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Canadian Supreme Court Eliminates DUI Defense
Supreme Court of Canada issues a ruling barring the use of scientific evidence to show a driver was not drunk at the time of driving.

Canada Supreme Court
The Supreme Court of Canada last week ruled to exclude scientific evidence from trials that involving driving under the influence of alcohol (DUI). The case considered the accuracy of the breathalyzer readings used to convict two motorists.

Robert Albert Gibson had produced a breathalyzer reading that estimated his blood alcohol content (BAC) at .12 and then .10 in a subsequent test. Martin Foster MacDonald blew a .146. At the time the breathalyzer test was administered, each was over the .08 limit. However, because it takes time for the body to absorb the alcohol and cause impairment, the defendants argued that it was possible that they were sober at the time they had been behind the wheel.

Expert scientific witnesses backed up the defendants with evidence based on the average absorption and elimination rate of alcohol. At the time Gibson and MacDonald were actually driving, their BAC could have been as low as .40 and as high as .10 -- the range straddled the .08 limit. Their convictions were upheld because the court ruled that the possibility that the BAC could have been lower than .08 raises no reasonable doubt.

"Straddle evidence merely confirms that the accused falls into the category of drivers targeted by parliament," Justice Louise Charron wrote for the majority. "It is therefore not enough to show, based on evidence about the accused's pattern of consumption of alcohol during the relevant time period, that the accused consumed enough alcohol to exceed the legal limit, albeit in a quantity that would place him within a range that may be somewhat different from that which could be extrapolated from the breathalyzer reading."

MacDonald went a step further to present his defense. He went to a lab that measured precisely how fast his body eliminated alcohol instead of assuming average rates based on factors such as age, height, weight and sex. This testing showed that his BAC would have been .071 at the time he was driving -- within the legal limit. Even though breathalyzer tests themselves are based on broad assumptions about absorption rates applicable to the general population, the court rejected the specific testing results in this case.

"Furthermore, because it is scientifically undisputed that absorption and elimination rates can vary from time to time, nothing is really gained by post‑offence testing of an accused's elimination rate," Justice Charron wrote.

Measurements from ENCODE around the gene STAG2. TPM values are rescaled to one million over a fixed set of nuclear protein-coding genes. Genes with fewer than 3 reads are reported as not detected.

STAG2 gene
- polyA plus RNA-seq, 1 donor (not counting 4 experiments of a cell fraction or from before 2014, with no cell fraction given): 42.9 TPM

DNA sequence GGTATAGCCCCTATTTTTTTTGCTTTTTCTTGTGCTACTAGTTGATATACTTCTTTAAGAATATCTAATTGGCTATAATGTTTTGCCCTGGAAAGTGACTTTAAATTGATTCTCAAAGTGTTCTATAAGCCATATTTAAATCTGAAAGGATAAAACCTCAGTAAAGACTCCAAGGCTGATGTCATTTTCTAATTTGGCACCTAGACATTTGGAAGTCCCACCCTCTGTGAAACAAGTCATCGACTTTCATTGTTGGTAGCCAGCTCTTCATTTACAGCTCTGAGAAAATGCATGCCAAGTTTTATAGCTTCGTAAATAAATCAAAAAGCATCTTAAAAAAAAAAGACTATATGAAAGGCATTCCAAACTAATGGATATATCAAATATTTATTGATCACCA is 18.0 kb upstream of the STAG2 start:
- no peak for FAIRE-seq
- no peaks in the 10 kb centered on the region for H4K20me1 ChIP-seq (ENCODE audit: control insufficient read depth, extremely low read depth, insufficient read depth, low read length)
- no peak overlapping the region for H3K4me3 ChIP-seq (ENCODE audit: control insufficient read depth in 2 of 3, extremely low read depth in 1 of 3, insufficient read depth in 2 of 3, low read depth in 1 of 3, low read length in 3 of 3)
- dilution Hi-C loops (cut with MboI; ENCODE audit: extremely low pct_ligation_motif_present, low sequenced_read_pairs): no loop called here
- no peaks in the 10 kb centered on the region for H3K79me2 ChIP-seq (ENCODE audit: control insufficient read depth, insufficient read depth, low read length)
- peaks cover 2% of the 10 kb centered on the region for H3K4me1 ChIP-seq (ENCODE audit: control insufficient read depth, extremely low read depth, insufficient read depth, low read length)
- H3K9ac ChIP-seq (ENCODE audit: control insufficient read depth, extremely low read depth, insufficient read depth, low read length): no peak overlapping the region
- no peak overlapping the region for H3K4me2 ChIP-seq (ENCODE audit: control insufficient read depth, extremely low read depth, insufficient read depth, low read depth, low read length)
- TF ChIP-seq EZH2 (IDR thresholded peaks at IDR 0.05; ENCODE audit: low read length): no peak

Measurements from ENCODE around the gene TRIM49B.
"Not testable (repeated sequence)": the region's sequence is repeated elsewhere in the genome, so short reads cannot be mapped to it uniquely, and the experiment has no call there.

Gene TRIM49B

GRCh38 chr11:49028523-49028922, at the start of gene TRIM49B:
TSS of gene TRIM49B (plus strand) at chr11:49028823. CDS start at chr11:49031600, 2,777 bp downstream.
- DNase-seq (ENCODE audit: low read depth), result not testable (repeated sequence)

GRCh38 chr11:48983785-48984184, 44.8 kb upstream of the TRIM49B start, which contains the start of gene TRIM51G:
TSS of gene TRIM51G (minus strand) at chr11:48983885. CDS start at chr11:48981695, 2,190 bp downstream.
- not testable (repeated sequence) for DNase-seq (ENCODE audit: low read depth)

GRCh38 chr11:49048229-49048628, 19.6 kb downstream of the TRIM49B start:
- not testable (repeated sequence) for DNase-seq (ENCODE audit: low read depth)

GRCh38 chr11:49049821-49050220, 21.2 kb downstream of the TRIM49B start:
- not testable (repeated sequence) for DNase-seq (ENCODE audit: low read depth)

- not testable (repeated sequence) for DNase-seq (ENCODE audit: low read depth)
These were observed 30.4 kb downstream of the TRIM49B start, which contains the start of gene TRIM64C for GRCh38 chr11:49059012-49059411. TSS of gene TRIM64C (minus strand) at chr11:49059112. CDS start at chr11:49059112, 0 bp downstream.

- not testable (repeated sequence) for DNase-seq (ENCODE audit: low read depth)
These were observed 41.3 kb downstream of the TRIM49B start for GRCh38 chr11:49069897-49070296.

The ruling made clear that the goal of the legislature is not to create means for the accused to escape conviction.

"Because absorption and elimination rates continually vary, it is readily apparent that a breathalyzer reading of [.095], for example, may not reflect the actual concentration of alcohol in the accused's blood at the time of the alleged offence -- it would depend on the rate at which the particular accused is metabolizing the alcohol during the relevant time period on the day in question," the high court ruled. "Yet, it can be no defense for an accused to say that the actual alcohol concentration at the material time may have been less than the legal limit based on this variable alone. To admit such a defense would obviously fly in the face of the presumption itself. It is because of these inherent variations in absorption and elimination rates that the presumption of identity is needed in the first place. In order to facilitate proof of the offence, the presumption treats all persons as one person with a fixed rate of elimination and absorption."

California DUI attorney Lawrence Taylor said the ruling sets troubling precedent mirrors several US decisions.

"In other words, the defendant is not permitted to question the Breathlayzer results -- because it interferes with efforts to combat drunk driving," Taylor said. "Think about that."

A full copy of the decision is available in a 140k PDF file at the source link below.

Source: PDF File R. v. Gibson (Supreme Court of Canada, 4/24/2008)

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